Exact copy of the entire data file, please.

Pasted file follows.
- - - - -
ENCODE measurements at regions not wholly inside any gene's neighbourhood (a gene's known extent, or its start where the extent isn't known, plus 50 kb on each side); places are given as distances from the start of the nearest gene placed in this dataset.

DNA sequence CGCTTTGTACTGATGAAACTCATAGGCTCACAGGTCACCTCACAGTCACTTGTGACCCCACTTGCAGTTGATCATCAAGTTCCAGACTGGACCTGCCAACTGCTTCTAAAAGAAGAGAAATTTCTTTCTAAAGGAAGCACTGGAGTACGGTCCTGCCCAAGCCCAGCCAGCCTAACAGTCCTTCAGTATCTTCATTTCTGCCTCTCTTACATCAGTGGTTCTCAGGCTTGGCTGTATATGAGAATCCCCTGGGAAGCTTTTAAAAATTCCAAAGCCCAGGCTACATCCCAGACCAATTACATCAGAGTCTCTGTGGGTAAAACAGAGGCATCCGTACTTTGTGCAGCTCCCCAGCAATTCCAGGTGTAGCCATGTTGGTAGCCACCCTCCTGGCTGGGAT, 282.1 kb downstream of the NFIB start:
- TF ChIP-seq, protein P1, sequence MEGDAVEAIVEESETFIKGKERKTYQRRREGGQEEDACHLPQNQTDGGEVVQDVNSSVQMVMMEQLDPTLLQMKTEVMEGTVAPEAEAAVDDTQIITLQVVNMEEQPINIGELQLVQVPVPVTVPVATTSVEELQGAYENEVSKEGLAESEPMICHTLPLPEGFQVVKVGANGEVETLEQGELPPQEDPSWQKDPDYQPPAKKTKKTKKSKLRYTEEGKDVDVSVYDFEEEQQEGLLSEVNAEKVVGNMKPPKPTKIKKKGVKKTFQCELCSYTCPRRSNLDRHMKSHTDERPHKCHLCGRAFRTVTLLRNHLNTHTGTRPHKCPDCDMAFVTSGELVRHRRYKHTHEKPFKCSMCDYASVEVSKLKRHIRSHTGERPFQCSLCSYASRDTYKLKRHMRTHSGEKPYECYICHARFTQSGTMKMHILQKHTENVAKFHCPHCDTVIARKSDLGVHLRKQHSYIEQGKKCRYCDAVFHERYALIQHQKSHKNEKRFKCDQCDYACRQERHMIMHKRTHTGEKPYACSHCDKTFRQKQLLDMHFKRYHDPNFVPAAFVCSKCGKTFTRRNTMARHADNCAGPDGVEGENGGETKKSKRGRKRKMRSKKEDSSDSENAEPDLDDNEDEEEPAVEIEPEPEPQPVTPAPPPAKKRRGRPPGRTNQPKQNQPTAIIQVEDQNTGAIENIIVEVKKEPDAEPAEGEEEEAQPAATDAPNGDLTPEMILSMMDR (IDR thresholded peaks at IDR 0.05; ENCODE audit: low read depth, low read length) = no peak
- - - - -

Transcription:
ENCODE measurements at regions not wholly inside any gene's neighbourhood (a gene's known extent, or its start where the extent isn't known, plus 50 kb on each side); places are given as distances from the start of the nearest gene placed in this dataset.

DNA sequence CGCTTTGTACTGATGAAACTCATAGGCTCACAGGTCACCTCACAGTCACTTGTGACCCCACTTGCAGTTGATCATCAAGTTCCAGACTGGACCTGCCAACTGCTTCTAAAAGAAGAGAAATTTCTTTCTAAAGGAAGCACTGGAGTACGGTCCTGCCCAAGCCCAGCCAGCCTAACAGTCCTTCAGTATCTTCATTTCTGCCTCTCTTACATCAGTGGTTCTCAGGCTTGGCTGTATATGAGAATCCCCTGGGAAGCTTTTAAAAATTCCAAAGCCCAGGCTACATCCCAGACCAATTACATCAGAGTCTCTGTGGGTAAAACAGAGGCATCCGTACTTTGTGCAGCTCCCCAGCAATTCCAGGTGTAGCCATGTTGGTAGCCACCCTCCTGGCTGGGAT, 282.1 kb downstream of the NFIB start:
- TF ChIP-seq, protein P1, sequence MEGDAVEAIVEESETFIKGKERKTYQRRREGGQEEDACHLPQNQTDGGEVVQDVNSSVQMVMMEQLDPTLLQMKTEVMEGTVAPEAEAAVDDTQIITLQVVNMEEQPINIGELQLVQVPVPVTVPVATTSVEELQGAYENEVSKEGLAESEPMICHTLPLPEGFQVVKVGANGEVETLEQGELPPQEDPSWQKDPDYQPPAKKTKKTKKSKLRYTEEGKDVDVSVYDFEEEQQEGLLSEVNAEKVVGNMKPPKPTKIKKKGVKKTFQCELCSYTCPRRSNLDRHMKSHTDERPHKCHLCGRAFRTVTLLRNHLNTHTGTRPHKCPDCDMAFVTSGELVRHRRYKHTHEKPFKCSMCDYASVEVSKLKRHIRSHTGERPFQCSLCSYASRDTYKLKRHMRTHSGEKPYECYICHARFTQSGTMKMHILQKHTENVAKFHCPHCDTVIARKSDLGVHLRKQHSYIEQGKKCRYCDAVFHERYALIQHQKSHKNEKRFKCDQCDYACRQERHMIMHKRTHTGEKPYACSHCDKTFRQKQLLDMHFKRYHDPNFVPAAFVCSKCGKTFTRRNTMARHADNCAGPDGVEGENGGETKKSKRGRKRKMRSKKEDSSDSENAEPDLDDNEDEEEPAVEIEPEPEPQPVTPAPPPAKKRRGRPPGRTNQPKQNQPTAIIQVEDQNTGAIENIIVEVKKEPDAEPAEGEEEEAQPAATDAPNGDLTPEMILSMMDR (IDR thresholded peaks at IDR 0.05; ENCODE audit: low read depth, low read length) = no peak